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Diversify Your News

Estimated Time: 10-30 Minutes


I’m challenging you to diversify your news sources. It’s so important when we consume news about Indigenous people - or any marginalized group - that we hear the perspectives of the people being discussed. To start to diversify your news sources, read through the Indigenous media list that we’ve compiled and follow some of these media makers that you didn’t know before either online or in print. Share with us which voices you’re following that are new to you and link to some of their stories on your social media. Let us know if we left any awesome Indigenous journalists off the list that we should include! 

About This Challenge

We have put together a starter list of emerging and established Indigenous journalists, writers, storytellers, bloggers, podcasters and media organizations. We’re asking you to read through the list and subscribe to, like, and follow some of these Indigenous voices that you weren’t following before. We've provided you with their Twitter handles, but you can follow them on their blogs, Instagram, SoundCloud, publication or wherever they're putting out content! We’re asking you to diversify your news sources. It won’t take you long to complete this challenge but you’ll benefit from reading, listening to, and watching this content for years to come. Once you hear the perspectives you’ve been missing out on, you won’t be able to - or want to - tune them out.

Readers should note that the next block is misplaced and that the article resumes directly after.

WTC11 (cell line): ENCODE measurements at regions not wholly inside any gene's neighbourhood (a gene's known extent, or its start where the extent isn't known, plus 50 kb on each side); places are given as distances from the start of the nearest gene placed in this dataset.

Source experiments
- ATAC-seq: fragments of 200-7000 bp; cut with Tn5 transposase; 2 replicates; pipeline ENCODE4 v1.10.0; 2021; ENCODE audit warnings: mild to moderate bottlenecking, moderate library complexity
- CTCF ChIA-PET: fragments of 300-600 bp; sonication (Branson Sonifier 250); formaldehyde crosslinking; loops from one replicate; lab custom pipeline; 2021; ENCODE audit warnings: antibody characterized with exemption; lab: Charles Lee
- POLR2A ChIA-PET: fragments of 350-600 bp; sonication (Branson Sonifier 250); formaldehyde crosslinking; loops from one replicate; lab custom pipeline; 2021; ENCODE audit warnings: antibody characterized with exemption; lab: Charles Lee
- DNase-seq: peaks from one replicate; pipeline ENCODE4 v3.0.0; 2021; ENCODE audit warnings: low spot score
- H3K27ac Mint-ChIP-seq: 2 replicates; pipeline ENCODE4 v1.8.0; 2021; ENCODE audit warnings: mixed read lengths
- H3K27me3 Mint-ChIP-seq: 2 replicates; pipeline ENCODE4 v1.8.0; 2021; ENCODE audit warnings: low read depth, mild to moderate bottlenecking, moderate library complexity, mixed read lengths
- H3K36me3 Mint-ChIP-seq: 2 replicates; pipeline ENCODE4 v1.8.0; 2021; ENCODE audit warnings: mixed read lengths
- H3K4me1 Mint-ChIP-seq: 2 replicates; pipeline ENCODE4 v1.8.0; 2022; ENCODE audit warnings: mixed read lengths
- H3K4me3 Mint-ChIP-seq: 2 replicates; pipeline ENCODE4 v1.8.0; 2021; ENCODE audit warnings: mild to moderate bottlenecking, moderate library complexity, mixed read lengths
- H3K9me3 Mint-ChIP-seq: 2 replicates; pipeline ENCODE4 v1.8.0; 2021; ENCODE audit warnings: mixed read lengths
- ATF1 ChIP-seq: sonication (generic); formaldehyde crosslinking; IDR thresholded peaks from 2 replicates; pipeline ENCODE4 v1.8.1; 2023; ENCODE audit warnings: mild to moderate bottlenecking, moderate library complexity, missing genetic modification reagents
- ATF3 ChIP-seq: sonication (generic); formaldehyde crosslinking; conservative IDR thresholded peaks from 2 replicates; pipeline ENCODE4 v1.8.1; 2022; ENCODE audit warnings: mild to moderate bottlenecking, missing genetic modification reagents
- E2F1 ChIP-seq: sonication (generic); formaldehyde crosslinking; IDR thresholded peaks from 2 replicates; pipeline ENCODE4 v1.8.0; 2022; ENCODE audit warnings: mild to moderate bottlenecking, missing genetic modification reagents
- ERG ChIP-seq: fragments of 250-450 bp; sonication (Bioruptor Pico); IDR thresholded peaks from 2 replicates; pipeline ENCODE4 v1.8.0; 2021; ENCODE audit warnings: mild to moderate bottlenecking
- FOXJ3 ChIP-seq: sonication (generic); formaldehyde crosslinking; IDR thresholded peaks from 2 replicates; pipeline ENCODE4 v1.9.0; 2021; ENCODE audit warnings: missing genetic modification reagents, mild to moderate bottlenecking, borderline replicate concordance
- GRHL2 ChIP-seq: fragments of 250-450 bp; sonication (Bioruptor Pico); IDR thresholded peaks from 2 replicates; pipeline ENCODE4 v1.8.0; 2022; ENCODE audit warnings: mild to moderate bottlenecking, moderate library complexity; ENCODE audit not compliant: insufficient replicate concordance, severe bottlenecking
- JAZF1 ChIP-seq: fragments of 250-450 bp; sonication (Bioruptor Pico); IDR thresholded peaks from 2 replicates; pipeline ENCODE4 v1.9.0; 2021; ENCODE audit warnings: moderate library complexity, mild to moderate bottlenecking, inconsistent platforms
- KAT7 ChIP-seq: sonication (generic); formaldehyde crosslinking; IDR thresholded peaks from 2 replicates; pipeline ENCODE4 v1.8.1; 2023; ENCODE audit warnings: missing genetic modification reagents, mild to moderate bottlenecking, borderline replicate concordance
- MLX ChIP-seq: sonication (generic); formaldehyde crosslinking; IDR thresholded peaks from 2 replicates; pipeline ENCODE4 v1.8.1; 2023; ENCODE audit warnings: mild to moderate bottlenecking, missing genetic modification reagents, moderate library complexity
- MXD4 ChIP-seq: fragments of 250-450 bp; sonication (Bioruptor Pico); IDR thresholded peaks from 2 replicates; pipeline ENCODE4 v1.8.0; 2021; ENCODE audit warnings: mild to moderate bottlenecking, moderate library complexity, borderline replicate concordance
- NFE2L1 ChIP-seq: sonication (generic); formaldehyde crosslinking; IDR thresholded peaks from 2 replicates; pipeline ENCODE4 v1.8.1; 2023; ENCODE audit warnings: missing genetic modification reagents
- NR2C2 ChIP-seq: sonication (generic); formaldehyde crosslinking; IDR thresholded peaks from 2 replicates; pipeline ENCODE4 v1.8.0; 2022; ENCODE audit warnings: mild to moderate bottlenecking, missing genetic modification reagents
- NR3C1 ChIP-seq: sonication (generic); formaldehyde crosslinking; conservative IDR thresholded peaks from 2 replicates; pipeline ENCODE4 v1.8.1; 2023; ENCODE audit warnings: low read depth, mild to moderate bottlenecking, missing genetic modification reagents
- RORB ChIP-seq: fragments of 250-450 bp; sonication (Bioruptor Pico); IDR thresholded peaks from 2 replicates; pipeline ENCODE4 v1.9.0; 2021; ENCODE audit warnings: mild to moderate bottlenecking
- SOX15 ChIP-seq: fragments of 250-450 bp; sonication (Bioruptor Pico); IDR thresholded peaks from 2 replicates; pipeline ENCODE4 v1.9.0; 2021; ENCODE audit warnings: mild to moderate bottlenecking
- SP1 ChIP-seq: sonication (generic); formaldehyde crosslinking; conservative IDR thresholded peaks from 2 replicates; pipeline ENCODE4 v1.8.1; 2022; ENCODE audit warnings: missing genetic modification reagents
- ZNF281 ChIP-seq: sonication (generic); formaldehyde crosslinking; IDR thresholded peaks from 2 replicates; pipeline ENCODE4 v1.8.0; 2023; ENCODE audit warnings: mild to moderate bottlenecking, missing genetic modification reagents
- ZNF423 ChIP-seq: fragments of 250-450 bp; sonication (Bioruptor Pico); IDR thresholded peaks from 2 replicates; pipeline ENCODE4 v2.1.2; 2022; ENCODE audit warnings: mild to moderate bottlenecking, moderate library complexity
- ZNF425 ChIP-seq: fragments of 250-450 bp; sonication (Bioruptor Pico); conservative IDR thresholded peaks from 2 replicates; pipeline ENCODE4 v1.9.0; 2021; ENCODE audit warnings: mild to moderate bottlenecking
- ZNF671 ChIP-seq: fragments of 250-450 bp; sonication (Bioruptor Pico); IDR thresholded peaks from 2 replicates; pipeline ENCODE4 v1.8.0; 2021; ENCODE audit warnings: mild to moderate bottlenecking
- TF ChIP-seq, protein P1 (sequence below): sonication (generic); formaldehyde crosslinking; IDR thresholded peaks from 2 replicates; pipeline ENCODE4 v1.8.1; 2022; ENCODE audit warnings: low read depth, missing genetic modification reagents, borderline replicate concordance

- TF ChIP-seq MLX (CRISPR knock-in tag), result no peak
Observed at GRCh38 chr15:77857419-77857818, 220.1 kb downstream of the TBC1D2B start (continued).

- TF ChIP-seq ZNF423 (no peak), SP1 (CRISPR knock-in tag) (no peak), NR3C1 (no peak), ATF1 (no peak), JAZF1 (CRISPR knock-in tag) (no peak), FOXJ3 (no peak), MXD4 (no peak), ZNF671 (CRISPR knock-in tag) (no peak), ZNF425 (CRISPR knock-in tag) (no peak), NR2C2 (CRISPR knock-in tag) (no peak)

Indigenous journalism has always existed; however, it has not always been taken seriously in Canada. Although we have always found ways to share stories and news with each other within our Communities, the dominant narratives of Indigenous Peoples in Canada were shaped in large part by the negative stereotypes and harmful myths that were created and perpetuated through the non-Indigenous news media. We, as Indigenous journalists, are continuing to challenge these negative narratives by sharing our own stories and the stories of the rest of Canada as well. Our voices will add to your understanding of this country and the 630+ Nations within it. Whether you regularly turn to Indigenous voices for your news, or you are new to this space, I’m asking you to look for emerging voices - or those that are new to you - to share with your networks.